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​Auditor, Audit Thyself

Practitioners need to turn audit techniques on themselves and examine their department's culture.

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How many times have you heard someone ask, “Who audits the auditors?” It’s a question frequently posed to practitioners, and for many of us there is a ready answer: “We go through an external assessment every five years to attest that we conform with the International Standards for the Professional Practice of Internal Auditing.”

That’s all well and good, and worthy of the associated bragging rights. But the audit department that assumes the pursuit of audit quality ends with conformance is fooling itself, its audit staff, and its organization. Conformance with the Standards should be considered a given — the audit department that wants to be seen as a trusted advisor and an invaluable stakeholder resource must hold itself to an even higher standard. The best way to achieve that is to turn audit techniques on our own operations — review our efficiencies and effectiveness; ensure we understand the risks to our objectives; and evaluate how well our strategies, objectives, and controls work together toward success.

There may be no more impactful place to start than taking a good, hard look at the culture within the department. Organizational culture is a major topic for board members, executives, and other stakeholders — it is the foundation for success and at the root of almost anything that goes wrong.

Internal audit is not immune. Success for an internal audit department relies on any number of elements, but foundationally sustained success cannot be achieved without the hallmarks of a healthy culture, including honesty, open communication, accountability (at all levels), and trust.

I have worked with audit departments that bragged about having “passed” their external quality assessment review, but subsequently learned through private conversations about the auditors’ discontent, disaffection, and distrust. The auditors reveal they don’t get the support they need, they cannot be honest with those in charge, they work in an atmosphere of negative competition, and, overall, they are working in an unhealthy environment.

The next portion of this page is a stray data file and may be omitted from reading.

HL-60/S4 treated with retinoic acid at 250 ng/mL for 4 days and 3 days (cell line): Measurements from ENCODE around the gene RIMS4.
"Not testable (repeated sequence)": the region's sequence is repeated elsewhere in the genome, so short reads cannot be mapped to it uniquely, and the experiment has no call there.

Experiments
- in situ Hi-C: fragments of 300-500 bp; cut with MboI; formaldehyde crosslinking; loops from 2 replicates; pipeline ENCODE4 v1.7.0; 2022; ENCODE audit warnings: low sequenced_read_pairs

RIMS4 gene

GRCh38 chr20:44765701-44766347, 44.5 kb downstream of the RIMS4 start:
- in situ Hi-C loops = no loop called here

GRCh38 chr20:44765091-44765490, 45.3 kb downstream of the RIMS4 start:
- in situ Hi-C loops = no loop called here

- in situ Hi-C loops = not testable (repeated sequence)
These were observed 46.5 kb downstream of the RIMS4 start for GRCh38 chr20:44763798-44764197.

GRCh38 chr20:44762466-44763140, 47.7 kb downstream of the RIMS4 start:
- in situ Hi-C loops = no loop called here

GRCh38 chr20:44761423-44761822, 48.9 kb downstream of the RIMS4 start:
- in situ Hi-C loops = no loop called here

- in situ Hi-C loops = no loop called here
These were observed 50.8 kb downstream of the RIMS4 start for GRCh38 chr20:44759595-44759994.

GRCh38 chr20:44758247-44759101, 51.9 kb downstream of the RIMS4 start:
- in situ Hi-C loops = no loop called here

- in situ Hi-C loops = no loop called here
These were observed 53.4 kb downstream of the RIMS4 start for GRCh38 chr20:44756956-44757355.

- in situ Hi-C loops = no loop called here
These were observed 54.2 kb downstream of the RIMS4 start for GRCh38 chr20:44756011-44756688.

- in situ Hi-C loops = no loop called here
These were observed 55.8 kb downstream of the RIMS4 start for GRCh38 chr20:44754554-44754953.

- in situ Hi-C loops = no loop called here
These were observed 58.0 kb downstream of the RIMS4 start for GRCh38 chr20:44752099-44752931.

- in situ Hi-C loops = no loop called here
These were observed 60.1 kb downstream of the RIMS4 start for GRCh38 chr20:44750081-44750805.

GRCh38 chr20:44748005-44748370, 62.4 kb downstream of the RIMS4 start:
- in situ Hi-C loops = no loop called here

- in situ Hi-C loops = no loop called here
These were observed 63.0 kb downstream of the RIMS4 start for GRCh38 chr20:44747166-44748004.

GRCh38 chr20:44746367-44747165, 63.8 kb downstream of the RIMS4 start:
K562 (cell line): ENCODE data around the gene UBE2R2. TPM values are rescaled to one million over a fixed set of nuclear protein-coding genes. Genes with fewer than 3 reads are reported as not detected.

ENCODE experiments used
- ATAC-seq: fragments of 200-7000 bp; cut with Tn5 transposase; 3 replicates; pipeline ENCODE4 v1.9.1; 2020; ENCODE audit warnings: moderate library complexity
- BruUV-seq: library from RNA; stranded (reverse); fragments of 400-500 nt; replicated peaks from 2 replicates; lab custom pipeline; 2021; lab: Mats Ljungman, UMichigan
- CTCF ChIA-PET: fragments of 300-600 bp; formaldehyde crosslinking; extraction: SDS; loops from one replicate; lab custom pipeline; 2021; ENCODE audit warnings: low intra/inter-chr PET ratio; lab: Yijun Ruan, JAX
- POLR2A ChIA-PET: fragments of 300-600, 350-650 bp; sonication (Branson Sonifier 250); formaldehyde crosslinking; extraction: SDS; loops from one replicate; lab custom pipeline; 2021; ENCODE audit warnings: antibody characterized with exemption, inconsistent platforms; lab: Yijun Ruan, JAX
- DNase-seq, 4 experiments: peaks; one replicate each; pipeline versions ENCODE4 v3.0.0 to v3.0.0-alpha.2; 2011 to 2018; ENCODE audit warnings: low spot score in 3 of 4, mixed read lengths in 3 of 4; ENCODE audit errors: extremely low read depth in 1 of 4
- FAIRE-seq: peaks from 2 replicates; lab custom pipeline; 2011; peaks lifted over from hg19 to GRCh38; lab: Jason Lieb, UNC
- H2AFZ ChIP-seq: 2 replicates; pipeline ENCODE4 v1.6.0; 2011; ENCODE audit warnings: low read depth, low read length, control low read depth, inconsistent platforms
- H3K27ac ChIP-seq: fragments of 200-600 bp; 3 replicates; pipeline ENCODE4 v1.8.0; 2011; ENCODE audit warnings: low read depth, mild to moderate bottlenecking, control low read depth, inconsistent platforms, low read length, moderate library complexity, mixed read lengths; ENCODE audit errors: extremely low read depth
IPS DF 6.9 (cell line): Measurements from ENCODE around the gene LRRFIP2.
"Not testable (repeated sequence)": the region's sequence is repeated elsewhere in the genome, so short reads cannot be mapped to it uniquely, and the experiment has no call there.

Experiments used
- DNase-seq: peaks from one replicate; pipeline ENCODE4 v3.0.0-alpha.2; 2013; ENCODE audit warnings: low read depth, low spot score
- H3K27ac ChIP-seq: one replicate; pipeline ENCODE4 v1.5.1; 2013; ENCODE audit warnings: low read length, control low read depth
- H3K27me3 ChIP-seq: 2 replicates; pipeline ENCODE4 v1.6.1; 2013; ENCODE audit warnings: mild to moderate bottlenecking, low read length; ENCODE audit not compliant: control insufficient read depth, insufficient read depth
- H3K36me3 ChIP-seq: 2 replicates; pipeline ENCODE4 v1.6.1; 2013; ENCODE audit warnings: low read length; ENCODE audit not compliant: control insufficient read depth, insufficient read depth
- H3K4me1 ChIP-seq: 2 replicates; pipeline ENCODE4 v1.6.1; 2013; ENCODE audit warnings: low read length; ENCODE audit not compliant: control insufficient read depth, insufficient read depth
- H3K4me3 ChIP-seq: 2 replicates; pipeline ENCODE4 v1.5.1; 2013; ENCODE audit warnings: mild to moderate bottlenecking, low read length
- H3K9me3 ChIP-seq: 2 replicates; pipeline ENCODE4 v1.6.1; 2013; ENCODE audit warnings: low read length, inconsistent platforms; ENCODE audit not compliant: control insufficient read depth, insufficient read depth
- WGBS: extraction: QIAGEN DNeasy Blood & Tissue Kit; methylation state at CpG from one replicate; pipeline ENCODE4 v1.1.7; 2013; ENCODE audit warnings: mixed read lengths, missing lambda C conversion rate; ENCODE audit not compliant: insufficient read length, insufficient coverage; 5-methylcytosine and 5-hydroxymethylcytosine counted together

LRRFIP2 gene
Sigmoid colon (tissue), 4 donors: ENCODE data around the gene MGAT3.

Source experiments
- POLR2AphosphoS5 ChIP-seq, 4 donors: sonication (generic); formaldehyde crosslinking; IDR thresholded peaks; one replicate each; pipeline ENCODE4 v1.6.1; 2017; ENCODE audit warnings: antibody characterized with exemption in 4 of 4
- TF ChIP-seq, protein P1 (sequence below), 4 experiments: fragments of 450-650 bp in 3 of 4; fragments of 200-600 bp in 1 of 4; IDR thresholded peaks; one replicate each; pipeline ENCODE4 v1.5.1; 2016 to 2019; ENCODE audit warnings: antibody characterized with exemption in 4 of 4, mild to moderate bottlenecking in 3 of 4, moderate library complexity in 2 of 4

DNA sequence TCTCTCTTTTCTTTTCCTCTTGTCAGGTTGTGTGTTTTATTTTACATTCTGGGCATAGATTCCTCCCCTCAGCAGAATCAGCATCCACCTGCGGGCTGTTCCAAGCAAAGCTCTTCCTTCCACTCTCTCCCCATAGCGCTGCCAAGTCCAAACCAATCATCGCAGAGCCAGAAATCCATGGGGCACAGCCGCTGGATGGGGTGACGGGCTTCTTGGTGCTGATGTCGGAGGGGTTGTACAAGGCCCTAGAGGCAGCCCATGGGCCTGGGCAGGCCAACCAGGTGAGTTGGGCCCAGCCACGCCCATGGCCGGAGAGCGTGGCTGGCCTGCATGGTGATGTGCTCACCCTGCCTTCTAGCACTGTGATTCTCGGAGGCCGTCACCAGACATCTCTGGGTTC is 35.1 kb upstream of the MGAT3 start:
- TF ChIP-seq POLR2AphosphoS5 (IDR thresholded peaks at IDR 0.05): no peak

Internal audit leaders should take steps to ensure their rose-colored perception of the department’s culture is real. If they conduct employee satisfaction surveys, the results should be taken seriously, not dismissed as the feedback of a few malcontents. Human resources should be used as a partner to better understand what is really going on in the department. But most importantly, leadership should be willing to talk with the staff. If audit leaders think such discussions will not provide real information, or if they are convinced it is a waste of time, then, yes, there is
a problem.

And one final note. If you are not in a position of authority but find yourself in a toxic culture, you can choose to live in pain or just escape. However, the more courageous tact may be to step forward, pointing out the deadly practices potentially destroying the department. 

Mike Jacka
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About the Author

 

 

Mike JackaMike Jacka<p>​​​​​​​​​​​Mike Jacka, CIA, CPA, CPCU, CLU, worked in internal audit for nearly 30 years at Farmers Insurance Group. He is currently co-founder and chief creative pilot for Flying Pig Audit, Consulting, and Training Services (FPACTS). In <a href="/_layouts/15/FIXUPREDIRECT.ASPX?WebId=85b83afb-e83f-45b9-8ef5-505e3b5d1501&TermSetId=2a58f91d-9a68-446d-bcc3-92c79740a123&TermId=ac8af301-e15c-49bc-9c04-b97c2e183a4b">From the Mind of Jacka​</a>, Mike offers his wit and wisdom on the internal audit profession.</p>https://iaonline.theiia.org/mike-jacka

 

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